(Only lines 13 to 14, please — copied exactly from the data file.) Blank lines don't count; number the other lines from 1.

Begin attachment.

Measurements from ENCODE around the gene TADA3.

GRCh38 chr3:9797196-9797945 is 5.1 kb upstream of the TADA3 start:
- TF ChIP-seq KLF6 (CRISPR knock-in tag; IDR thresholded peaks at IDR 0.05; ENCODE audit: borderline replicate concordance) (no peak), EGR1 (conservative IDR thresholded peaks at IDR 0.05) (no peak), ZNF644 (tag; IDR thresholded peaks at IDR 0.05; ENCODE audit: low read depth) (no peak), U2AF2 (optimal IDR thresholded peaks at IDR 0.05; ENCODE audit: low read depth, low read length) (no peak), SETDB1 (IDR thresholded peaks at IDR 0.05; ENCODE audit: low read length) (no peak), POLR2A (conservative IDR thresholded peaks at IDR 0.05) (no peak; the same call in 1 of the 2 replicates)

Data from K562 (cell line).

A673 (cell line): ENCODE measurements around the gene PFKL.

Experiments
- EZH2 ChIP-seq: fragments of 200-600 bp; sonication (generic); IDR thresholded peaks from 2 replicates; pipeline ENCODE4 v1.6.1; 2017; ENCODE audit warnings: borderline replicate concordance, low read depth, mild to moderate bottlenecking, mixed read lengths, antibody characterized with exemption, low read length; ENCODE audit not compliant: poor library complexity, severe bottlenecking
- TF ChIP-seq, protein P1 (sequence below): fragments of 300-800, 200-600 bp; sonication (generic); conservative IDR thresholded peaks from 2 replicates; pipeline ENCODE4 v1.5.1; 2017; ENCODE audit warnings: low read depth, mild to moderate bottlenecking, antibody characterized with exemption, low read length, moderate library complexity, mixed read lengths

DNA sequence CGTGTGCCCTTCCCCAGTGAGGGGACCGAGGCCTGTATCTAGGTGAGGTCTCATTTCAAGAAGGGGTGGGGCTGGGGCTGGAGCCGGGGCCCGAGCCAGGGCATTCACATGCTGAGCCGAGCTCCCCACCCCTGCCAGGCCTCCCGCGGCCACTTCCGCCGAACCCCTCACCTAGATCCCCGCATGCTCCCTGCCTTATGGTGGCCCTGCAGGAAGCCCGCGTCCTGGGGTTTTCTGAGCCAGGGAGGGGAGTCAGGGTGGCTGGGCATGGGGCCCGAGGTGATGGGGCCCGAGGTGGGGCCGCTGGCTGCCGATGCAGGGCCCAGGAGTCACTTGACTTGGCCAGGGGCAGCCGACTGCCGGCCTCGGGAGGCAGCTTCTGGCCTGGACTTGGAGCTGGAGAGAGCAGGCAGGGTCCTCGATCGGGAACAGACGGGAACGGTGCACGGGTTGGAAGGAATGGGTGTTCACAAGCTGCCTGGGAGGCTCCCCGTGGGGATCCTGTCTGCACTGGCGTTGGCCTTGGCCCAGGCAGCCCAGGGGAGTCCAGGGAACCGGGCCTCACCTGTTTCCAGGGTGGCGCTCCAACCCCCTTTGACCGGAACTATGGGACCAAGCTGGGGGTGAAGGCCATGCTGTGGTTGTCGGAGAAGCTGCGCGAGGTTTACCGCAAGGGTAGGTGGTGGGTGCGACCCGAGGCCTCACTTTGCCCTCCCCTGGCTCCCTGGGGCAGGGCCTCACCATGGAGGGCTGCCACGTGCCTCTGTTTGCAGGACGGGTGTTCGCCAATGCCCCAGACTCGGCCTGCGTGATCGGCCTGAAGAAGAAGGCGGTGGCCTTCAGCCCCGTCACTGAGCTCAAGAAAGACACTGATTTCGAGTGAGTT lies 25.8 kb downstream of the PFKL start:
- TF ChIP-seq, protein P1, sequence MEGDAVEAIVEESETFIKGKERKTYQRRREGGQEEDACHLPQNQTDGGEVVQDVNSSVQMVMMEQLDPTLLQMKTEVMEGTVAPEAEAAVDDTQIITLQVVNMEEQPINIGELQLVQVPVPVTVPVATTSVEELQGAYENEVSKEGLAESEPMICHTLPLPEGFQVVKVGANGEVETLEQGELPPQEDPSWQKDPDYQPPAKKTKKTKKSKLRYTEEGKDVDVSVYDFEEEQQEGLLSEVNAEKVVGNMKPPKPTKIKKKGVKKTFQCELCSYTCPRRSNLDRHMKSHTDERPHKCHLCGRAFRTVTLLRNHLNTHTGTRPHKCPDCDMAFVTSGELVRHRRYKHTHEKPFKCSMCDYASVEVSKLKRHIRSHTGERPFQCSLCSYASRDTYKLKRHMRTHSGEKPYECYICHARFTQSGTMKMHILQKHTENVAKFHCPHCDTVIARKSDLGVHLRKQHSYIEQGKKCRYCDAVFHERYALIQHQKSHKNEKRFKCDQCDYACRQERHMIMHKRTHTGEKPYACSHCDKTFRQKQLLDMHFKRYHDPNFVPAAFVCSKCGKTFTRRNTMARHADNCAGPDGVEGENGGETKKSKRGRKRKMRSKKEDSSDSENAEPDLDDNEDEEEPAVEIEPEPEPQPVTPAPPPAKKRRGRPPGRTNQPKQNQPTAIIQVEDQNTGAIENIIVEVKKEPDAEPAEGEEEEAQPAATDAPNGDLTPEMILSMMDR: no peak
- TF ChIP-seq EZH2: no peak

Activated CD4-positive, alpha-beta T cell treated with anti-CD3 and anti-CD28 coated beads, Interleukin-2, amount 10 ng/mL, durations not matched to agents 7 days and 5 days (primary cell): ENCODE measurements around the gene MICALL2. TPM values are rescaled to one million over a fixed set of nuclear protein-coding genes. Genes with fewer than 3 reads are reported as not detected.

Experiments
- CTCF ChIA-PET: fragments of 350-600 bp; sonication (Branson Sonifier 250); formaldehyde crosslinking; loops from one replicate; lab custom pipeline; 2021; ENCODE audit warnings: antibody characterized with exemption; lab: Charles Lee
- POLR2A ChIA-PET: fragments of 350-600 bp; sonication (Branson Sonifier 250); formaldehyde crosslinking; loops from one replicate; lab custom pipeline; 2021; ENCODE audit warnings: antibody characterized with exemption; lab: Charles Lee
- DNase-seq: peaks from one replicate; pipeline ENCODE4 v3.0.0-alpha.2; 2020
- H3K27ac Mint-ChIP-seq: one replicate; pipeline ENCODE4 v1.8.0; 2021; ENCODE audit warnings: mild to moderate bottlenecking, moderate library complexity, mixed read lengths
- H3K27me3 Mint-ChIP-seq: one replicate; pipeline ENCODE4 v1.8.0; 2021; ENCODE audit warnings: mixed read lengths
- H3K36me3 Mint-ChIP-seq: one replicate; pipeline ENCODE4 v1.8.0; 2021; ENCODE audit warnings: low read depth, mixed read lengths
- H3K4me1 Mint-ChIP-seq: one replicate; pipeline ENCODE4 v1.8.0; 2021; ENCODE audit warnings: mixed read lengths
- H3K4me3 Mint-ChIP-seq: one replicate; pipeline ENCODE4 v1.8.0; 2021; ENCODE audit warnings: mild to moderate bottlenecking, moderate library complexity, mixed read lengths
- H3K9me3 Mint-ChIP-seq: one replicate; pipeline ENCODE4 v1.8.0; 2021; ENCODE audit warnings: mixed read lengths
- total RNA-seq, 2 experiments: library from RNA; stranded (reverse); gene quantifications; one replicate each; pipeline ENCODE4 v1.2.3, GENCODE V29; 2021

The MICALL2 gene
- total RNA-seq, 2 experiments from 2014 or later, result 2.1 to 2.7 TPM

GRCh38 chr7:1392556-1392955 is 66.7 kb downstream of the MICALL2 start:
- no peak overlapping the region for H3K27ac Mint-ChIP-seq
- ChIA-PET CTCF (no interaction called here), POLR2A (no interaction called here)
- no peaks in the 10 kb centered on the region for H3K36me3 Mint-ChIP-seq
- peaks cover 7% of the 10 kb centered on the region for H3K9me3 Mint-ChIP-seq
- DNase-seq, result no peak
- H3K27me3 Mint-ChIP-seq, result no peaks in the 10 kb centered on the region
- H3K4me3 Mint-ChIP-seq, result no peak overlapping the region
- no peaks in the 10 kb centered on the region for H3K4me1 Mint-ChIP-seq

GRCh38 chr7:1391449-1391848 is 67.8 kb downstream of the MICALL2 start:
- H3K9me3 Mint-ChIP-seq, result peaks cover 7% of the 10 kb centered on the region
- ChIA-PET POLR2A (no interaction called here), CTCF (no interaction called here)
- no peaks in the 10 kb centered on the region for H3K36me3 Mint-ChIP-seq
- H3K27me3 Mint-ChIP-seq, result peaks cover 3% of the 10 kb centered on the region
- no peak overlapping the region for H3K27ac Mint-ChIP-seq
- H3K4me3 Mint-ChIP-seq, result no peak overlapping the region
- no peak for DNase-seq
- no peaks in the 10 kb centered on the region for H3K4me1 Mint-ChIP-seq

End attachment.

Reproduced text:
Experiments
- CTCF ChIA-PET: fragments of 350-600 bp; sonication (Branson Sonifier 250); formaldehyde crosslinking; loops from one replicate; lab custom pipeline; 2021; ENCODE audit warnings: antibody characterized with exemption; lab: Charles Lee